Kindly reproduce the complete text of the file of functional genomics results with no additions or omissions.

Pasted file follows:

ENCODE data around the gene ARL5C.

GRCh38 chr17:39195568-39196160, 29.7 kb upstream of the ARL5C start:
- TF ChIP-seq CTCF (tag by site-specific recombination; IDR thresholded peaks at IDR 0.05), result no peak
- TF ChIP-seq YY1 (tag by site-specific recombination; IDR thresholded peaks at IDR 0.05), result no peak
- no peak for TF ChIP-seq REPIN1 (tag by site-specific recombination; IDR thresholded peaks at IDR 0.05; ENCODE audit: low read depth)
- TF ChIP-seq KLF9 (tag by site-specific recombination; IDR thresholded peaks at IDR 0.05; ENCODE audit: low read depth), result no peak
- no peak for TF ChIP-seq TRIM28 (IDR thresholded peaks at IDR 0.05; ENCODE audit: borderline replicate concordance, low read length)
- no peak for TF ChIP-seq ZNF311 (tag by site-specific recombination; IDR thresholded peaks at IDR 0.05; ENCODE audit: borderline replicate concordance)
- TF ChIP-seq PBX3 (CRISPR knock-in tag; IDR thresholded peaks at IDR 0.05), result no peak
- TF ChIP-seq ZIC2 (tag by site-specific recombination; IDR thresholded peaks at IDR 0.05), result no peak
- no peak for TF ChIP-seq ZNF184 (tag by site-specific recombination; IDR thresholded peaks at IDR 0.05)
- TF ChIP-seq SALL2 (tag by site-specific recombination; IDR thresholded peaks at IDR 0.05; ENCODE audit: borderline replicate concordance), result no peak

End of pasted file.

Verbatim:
ENCODE data around the gene ARL5C.

GRCh38 chr17:39195568-39196160, 29.7 kb upstream of the ARL5C start:
- TF ChIP-seq CTCF (tag by site-specific recombination; IDR thresholded peaks at IDR 0.05), result no peak
- TF ChIP-seq YY1 (tag by site-specific recombination; IDR thresholded peaks at IDR 0.05), result no peak
- no peak for TF ChIP-seq REPIN1 (tag by site-specific recombination; IDR thresholded peaks at IDR 0.05; ENCODE audit: low read depth)
- TF ChIP-seq KLF9 (tag by site-specific recombination; IDR thresholded peaks at IDR 0.05; ENCODE audit: low read depth), result no peak
- no peak for TF ChIP-seq TRIM28 (IDR thresholded peaks at IDR 0.05; ENCODE audit: borderline replicate concordance, low read length)
- no peak for TF ChIP-seq ZNF311 (tag by site-specific recombination; IDR thresholded peaks at IDR 0.05; ENCODE audit: borderline replicate concordance)
- TF ChIP-seq PBX3 (CRISPR knock-in tag; IDR thresholded peaks at IDR 0.05), result no peak
- TF ChIP-seq ZIC2 (tag by site-specific recombination; IDR thresholded peaks at IDR 0.05), result no peak
- no peak for TF ChIP-seq ZNF184 (tag by site-specific recombination; IDR thresholded peaks at IDR 0.05)
- TF ChIP-seq SALL2 (tag by site-specific recombination; IDR thresholded peaks at IDR 0.05; ENCODE audit: borderline replicate concordance), result no peak